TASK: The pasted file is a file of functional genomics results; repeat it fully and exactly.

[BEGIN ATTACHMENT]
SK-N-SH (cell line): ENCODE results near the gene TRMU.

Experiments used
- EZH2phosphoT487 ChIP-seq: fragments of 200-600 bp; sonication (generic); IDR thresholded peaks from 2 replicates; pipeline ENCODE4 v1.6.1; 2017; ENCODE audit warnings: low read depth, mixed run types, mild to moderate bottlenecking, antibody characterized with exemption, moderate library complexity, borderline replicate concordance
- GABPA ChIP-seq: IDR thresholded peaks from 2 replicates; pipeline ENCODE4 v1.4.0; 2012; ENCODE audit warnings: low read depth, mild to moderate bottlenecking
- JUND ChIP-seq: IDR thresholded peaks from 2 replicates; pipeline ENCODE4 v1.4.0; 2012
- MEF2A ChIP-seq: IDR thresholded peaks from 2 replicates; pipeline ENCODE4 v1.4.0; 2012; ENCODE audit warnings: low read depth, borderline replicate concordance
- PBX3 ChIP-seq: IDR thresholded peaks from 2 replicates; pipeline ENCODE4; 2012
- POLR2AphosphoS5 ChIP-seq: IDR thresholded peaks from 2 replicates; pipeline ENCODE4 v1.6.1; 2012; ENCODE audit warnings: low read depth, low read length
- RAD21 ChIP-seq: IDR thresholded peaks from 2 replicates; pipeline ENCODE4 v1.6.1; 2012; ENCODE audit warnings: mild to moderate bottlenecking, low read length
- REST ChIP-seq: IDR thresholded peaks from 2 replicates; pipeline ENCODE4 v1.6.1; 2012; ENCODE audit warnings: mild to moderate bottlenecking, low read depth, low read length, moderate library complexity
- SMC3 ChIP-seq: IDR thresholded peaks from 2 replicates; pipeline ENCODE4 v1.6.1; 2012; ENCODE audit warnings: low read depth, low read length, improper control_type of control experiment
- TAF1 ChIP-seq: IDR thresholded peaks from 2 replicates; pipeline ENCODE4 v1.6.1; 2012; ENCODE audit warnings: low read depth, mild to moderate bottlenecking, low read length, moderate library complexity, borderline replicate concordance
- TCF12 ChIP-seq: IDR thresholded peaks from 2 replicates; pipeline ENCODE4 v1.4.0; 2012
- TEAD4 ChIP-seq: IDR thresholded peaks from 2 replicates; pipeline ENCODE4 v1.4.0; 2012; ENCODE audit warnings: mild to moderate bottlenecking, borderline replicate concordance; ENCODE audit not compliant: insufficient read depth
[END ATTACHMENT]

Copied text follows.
SK-N-SH (cell line): ENCODE results near the gene TRMU.

Experiments used
- EZH2phosphoT487 ChIP-seq: fragments of 200-600 bp; sonication (generic); IDR thresholded peaks from 2 replicates; pipeline ENCODE4 v1.6.1; 2017; ENCODE audit warnings: low read depth, mixed run types, mild to moderate bottlenecking, antibody characterized with exemption, moderate library complexity, borderline replicate concordance
- GABPA ChIP-seq: IDR thresholded peaks from 2 replicates; pipeline ENCODE4 v1.4.0; 2012; ENCODE audit warnings: low read depth, mild to moderate bottlenecking
- JUND ChIP-seq: IDR thresholded peaks from 2 replicates; pipeline ENCODE4 v1.4.0; 2012
- MEF2A ChIP-seq: IDR thresholded peaks from 2 replicates; pipeline ENCODE4 v1.4.0; 2012; ENCODE audit warnings: low read depth, borderline replicate concordance
- PBX3 ChIP-seq: IDR thresholded peaks from 2 replicates; pipeline ENCODE4; 2012
- POLR2AphosphoS5 ChIP-seq: IDR thresholded peaks from 2 replicates; pipeline ENCODE4 v1.6.1; 2012; ENCODE audit warnings: low read depth, low read length
- RAD21 ChIP-seq: IDR thresholded peaks from 2 replicates; pipeline ENCODE4 v1.6.1; 2012; ENCODE audit warnings: mild to moderate bottlenecking, low read length
- REST ChIP-seq: IDR thresholded peaks from 2 replicates; pipeline ENCODE4 v1.6.1; 2012; ENCODE audit warnings: mild to moderate bottlenecking, low read depth, low read length, moderate library complexity
- SMC3 ChIP-seq: IDR thresholded peaks from 2 replicates; pipeline ENCODE4 v1.6.1; 2012; ENCODE audit warnings: low read depth, low read length, improper control_type of control experiment
- TAF1 ChIP-seq: IDR thresholded peaks from 2 replicates; pipeline ENCODE4 v1.6.1; 2012; ENCODE audit warnings: low read depth, mild to moderate bottlenecking, low read length, moderate library complexity, borderline replicate concordance
- TCF12 ChIP-seq: IDR thresholded peaks from 2 replicates; pipeline ENCODE4 v1.4.0; 2012
- TEAD4 ChIP-seq: IDR thresholded peaks from 2 replicates; pipeline ENCODE4 v1.4.0; 2012; ENCODE audit warnings: mild to moderate bottlenecking, borderline replicate concordance; ENCODE audit not compliant: insufficient read depth